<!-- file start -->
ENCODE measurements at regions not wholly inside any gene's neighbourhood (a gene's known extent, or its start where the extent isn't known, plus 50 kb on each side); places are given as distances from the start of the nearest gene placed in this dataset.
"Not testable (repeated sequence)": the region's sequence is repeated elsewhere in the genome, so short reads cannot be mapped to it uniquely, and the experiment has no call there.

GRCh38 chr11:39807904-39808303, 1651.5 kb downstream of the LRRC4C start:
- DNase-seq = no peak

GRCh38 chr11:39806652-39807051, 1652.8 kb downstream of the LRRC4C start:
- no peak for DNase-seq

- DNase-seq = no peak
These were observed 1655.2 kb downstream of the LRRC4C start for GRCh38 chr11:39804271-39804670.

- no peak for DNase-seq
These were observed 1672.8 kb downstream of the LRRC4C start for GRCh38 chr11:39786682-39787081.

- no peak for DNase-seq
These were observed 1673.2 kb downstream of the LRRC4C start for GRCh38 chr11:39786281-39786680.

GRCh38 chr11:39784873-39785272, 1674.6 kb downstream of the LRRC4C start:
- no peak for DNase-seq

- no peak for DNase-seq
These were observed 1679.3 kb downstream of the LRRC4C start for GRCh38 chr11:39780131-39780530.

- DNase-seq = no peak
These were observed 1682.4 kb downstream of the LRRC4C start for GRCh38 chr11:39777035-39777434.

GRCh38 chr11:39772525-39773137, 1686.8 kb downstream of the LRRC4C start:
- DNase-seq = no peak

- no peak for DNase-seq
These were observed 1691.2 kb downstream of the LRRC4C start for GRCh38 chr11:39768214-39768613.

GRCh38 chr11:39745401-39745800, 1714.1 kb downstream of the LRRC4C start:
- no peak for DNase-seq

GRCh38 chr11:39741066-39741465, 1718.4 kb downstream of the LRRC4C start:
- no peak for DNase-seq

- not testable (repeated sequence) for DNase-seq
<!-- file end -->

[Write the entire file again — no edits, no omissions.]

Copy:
ENCODE measurements at regions not wholly inside any gene's neighbourhood (a gene's known extent, or its start where the extent isn't known, plus 50 kb on each side); places are given as distances from the start of the nearest gene placed in this dataset.
"Not testable (repeated sequence)": the region's sequence is repeated elsewhere in the genome, so short reads cannot be mapped to it uniquely, and the experiment has no call there.

GRCh38 chr11:39807904-39808303, 1651.5 kb downstream of the LRRC4C start:
- DNase-seq = no peak

GRCh38 chr11:39806652-39807051, 1652.8 kb downstream of the LRRC4C start:
- no peak for DNase-seq

- DNase-seq = no peak
These were observed 1655.2 kb downstream of the LRRC4C start for GRCh38 chr11:39804271-39804670.

- no peak for DNase-seq
These were observed 1672.8 kb downstream of the LRRC4C start for GRCh38 chr11:39786682-39787081.

- no peak for DNase-seq
These were observed 1673.2 kb downstream of the LRRC4C start for GRCh38 chr11:39786281-39786680.

GRCh38 chr11:39784873-39785272, 1674.6 kb downstream of the LRRC4C start:
- no peak for DNase-seq

- no peak for DNase-seq
These were observed 1679.3 kb downstream of the LRRC4C start for GRCh38 chr11:39780131-39780530.

- DNase-seq = no peak
These were observed 1682.4 kb downstream of the LRRC4C start for GRCh38 chr11:39777035-39777434.

GRCh38 chr11:39772525-39773137, 1686.8 kb downstream of the LRRC4C start:
- DNase-seq = no peak

- no peak for DNase-seq
These were observed 1691.2 kb downstream of the LRRC4C start for GRCh38 chr11:39768214-39768613.

GRCh38 chr11:39745401-39745800, 1714.1 kb downstream of the LRRC4C start:
- no peak for DNase-seq

GRCh38 chr11:39741066-39741465, 1718.4 kb downstream of the LRRC4C start:
- no peak for DNase-seq

- not testable (repeated sequence) for DNase-seq